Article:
As you may know, Payment Card Industry (PCI) compliance is geared toward protecting card data. However, GDPR will be coming into effect in May 2018 to protect what’s known as Personally Identifiable Information (PII). The new legislation should in theory create a more secure online environment for customers, safe in the knowledge their PII is protected.

But what exactly is PII?  

PII is any data that would allow a third party to identify a specific person. Any data that allows you to differentiate between two separate people would qualify as Personally Identifiable Information.

NIST Special Publication defines PII as:

"Any information about an individual maintained by an agency, including (1) any information that can be used to distinguish or trace an individual's identity, such as name, social security number, date and place of birth, mother's maiden name, or biometric records; and (2) any other information that is linked or linkable to an individual, such as medical, educational, financial, and employment information."

Taken from Wikipedia:

The concept of PII has become prevalent as information technology and the Internet have made it easier to collect PII through breaches of Internet security, network security and web browser security, leading to a profitable market in collecting and reselling PII. PII can also be exploited by criminals to stalk or steal the identity of a person, or to aid in the planning of criminal acts. As a response to these threats, many website privacy policies specifically address the gathering of PII, and lawmakers have enacted a series of legislations to limit the distribution and accessibility of PII.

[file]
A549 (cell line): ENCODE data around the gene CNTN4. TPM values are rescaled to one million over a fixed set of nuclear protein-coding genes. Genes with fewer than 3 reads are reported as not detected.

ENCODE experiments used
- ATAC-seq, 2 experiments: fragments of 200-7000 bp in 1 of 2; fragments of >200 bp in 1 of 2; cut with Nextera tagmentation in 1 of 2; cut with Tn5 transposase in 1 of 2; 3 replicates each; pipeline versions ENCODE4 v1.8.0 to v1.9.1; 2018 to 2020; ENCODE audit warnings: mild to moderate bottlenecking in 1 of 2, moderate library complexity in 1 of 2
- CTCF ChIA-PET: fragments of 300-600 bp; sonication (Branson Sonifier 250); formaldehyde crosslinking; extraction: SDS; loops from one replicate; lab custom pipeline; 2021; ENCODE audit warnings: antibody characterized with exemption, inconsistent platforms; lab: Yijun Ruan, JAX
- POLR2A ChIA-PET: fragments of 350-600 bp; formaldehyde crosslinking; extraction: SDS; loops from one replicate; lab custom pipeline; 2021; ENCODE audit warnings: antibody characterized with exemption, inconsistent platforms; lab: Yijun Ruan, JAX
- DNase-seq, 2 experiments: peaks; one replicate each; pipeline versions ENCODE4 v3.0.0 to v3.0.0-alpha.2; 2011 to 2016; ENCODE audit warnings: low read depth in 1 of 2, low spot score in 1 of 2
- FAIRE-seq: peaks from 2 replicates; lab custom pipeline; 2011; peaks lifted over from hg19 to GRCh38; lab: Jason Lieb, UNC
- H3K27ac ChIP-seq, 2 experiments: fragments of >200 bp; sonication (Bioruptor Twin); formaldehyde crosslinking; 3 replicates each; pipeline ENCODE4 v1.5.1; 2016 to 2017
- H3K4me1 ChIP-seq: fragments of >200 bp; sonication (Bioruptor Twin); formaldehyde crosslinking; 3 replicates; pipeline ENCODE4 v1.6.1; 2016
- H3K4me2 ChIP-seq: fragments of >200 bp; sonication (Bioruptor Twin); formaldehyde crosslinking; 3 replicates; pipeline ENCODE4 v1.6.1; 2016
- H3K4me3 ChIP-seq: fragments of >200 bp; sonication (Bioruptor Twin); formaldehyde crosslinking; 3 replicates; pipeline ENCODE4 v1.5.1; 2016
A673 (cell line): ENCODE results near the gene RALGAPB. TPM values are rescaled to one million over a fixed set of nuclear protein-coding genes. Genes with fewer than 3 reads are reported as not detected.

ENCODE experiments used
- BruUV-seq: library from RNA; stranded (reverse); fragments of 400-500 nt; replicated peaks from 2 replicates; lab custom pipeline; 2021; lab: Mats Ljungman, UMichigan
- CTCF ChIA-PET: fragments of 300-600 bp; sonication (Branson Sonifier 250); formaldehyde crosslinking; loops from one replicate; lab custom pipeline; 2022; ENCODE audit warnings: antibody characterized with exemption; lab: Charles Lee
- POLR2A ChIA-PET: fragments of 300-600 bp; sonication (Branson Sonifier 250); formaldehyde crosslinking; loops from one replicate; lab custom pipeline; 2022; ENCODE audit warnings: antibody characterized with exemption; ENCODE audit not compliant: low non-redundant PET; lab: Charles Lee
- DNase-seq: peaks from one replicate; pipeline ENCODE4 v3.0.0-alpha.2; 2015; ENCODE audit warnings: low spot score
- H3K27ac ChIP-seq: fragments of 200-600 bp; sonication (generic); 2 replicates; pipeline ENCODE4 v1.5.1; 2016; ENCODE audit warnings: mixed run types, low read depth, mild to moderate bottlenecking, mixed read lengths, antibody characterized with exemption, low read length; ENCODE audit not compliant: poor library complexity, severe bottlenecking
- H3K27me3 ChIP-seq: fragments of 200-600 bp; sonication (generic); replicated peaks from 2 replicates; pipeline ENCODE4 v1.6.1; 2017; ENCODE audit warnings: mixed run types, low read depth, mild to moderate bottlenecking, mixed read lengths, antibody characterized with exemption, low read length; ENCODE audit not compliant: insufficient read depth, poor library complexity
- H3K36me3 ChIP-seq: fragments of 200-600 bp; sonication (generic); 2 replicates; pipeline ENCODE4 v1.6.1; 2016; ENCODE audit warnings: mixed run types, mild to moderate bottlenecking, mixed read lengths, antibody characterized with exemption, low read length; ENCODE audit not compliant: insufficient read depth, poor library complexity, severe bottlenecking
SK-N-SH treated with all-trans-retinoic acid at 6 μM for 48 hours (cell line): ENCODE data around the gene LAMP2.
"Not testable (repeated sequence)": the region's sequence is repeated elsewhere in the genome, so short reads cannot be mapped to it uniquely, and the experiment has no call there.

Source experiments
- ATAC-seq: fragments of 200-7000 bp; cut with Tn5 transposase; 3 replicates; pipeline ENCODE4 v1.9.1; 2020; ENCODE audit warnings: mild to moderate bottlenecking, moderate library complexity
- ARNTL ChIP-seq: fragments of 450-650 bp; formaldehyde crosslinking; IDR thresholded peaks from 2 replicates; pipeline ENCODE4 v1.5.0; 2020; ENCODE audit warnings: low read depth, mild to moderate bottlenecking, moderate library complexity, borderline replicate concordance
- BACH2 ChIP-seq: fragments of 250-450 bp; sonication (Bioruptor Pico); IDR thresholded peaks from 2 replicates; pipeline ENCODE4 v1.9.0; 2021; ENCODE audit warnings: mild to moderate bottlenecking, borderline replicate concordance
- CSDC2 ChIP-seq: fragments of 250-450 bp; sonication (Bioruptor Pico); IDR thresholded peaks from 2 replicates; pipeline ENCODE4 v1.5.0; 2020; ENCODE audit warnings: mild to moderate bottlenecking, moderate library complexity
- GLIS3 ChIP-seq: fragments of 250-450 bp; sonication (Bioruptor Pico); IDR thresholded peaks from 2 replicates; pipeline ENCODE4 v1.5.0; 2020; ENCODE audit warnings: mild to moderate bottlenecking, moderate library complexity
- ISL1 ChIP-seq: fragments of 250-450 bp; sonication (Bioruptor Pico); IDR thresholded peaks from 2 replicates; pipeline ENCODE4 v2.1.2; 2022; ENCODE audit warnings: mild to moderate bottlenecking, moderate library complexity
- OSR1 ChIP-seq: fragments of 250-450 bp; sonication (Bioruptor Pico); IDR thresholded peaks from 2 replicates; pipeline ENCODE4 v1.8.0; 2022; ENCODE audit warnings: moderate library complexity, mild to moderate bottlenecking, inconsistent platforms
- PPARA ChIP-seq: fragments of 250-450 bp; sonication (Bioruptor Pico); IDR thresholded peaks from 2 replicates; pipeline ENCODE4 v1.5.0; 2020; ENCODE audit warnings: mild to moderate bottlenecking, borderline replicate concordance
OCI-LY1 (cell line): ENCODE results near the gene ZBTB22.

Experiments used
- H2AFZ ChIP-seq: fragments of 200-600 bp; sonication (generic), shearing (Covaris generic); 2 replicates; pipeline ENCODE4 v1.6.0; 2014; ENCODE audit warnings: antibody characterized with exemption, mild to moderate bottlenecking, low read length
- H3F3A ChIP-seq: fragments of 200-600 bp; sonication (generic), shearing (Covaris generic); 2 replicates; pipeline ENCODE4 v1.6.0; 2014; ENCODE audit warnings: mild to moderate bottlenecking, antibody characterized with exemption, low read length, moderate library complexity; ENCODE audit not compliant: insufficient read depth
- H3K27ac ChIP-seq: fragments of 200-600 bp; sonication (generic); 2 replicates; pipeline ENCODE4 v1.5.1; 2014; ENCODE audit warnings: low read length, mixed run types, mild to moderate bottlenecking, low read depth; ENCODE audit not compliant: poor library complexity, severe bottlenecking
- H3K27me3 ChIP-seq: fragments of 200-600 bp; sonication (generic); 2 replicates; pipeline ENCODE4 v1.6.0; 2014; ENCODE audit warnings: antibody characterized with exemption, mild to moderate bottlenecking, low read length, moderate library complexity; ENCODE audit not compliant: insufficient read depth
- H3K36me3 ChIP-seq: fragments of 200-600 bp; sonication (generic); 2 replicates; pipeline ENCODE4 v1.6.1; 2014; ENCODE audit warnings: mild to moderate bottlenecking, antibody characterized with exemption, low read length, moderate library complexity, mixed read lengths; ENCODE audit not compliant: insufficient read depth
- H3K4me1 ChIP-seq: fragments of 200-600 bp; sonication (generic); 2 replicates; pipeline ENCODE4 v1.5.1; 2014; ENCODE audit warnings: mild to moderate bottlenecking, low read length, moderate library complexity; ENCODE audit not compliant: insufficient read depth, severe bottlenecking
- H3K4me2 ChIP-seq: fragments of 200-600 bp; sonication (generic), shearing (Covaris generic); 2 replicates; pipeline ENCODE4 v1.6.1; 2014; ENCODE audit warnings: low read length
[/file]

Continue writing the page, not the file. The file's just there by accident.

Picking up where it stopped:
There are considered two main types of PII.

Sensitive Personally Identifiable Information:

Sensitive PII makes up identifiers such as medical information, financial information, passport numbers, driver’s license numbers and national insurance numbers. Sensitive PII consists of data that could put a person at risk if it was shared or disclosed. Exposure of personal information doesn’t only put people at risk of fraud. Leaking PII can put people in all kinds of danger.

Non-sensitive Personally Identifiable Information:

Non-sensitive PII is information that people can find themselves in public records. For example, court records, birth records or information found in a phone book would all count as non-sensitive PII.

There is a lot of speculation as to the impact GDPR will have and the penalties that noncompliance will result in. Sanctions will be meted out to those who fall foul of the obligations placed on businesses to obtain, use, manage and protect the Personally Identifiable Information that falls within their custody.

Whilst it is easy to apportion responsibility to IT, this is a far-reaching requirement that places the burden of responsibility onto all employees. IT can help establish what exists and where it resides and afford a level of protection. However it will require a degree of knowledge and awareness from everyone within an organisation to keep PII protected.